As a principle, aid information should be transparent. Whether it is public or private money, if its purpose is to improve the lives of others, aid affected peoples and other stakeholders should be able to see how much is being spent, where, why, when and how. Without it, how can there ever be independent scrutiny of and accountability for this vital resource? Simply disclosing aid spending deters governments from making ill-informed decisions and reduces the likelihood of conflicts of interest.
Transparency has many purposes. The role of accountability and coordination, part of the aid effectiveness movement since its inception, is now established. What is less developed – but is of at least equal importance – is using the information as a means for strong engagement with local and national actors – country governments, civil society, and advocates. This helps create the path for locally led development, a policy goal that has long been sought by advocates and which is now gaining traction among donors. Robust engagement with local actors can enable the shift in power to those who are too often excluded but are best positioned to know both the priorities and how best to reach communities that the resources are aimed at.
Transparency can also help a diverse range of stakeholders improve the effectiveness and efficiency of aid and development finance. As we enter the second decade of the aid transparency movement, there are a variety of examples where the availability and accessibility of up-to-date and comprehensive aid data is leading to better aid. Having a more complete data set, and more tools to access the data, is enabling more people to use the data to inform evidenced-based policy and funding decisions. Examples include:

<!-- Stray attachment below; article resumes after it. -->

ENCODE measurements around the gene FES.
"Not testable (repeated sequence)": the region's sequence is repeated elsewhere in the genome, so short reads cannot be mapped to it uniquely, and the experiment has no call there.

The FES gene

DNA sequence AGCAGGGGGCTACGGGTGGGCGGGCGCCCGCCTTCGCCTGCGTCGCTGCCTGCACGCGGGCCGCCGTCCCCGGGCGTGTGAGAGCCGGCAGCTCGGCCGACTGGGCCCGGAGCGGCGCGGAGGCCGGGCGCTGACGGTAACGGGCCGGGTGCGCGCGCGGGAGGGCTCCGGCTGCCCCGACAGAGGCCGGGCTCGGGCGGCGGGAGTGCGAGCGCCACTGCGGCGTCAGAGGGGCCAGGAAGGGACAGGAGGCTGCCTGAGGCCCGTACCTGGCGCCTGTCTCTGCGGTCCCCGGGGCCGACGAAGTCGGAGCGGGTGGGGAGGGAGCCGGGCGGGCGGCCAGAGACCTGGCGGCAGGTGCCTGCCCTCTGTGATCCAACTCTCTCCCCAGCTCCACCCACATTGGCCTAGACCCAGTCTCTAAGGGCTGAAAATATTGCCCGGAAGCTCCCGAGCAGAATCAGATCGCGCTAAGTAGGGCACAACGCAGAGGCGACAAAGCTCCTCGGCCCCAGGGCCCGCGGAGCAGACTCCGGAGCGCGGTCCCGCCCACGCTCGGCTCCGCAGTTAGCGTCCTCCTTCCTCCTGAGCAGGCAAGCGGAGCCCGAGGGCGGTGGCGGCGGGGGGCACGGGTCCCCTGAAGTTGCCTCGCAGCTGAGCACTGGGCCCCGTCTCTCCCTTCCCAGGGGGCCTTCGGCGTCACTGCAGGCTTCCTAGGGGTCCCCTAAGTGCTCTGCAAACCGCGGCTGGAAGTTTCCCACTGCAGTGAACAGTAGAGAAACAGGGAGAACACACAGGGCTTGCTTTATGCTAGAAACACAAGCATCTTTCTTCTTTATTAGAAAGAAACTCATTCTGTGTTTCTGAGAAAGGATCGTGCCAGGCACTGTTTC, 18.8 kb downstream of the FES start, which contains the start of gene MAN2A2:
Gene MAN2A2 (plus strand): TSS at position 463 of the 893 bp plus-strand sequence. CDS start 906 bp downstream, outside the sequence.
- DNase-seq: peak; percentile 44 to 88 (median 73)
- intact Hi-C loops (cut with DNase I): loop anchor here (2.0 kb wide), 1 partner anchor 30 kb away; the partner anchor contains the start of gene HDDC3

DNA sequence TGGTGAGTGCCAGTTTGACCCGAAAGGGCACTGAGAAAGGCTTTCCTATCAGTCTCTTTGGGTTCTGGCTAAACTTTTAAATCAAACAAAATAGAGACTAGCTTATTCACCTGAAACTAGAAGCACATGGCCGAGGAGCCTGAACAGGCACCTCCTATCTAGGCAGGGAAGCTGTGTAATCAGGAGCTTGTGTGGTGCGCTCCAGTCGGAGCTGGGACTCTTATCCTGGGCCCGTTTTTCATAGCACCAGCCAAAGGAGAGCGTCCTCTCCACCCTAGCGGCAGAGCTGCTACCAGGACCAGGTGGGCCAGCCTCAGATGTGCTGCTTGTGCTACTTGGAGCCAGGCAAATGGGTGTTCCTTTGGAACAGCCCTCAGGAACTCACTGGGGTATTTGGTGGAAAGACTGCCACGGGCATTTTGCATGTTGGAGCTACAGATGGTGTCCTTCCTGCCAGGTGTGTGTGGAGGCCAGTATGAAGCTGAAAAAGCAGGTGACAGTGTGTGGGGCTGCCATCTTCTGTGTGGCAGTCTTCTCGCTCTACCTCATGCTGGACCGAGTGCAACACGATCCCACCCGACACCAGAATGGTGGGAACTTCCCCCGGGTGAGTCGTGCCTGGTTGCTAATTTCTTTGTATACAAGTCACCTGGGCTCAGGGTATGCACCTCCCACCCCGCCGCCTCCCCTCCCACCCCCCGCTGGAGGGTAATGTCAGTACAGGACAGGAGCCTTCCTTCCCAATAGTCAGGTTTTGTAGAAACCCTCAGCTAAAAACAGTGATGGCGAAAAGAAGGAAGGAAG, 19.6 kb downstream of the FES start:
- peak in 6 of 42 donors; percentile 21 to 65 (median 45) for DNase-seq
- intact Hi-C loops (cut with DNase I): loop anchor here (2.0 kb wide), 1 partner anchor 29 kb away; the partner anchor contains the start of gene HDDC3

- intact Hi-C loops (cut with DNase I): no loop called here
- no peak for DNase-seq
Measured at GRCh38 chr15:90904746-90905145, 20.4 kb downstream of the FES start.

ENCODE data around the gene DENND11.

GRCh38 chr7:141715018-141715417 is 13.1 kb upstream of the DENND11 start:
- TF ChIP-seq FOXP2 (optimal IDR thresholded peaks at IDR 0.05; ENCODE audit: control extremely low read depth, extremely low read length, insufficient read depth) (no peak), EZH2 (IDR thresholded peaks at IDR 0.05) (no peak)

Better alignment with country governments’ plans
- The number of country governments systematically using International Aid Transparency Initiative (IATI) data for decision-making increased to six (Nigeria, Chad, Burkina Faso, Sierra Leone, Lesotho, and Liberia). In 2022 Liberia’s Deputy Minister for Finance and Development Planning spoke about the Liberian Project Dashboard and the importance of aligning international aid flows with national priorities. Also in 2022, government officials from Chad, Madagascar and Lesotho highlighted their efforts to use IATI data to understand aid flows and align them with their national resources.
More capable civil society
- An effective civil society can provide useful feedback to aid agencies and represent the interests of aid affected communities. Aid transparency data is being used in the UK to hold the government to account where aid cuts were made without being made public. Globally aid data is being used to monitor and hold donors accountable for their promises and contributions to nutrition funding.
- In Nigeria the Follow the Money campaign has been using aid data to monitor the implementation of aid programmes. Meanwhile INGOs and NGOs are using global aid data to identify potential funders and analyse sector investments.
Faster and deeper research and learning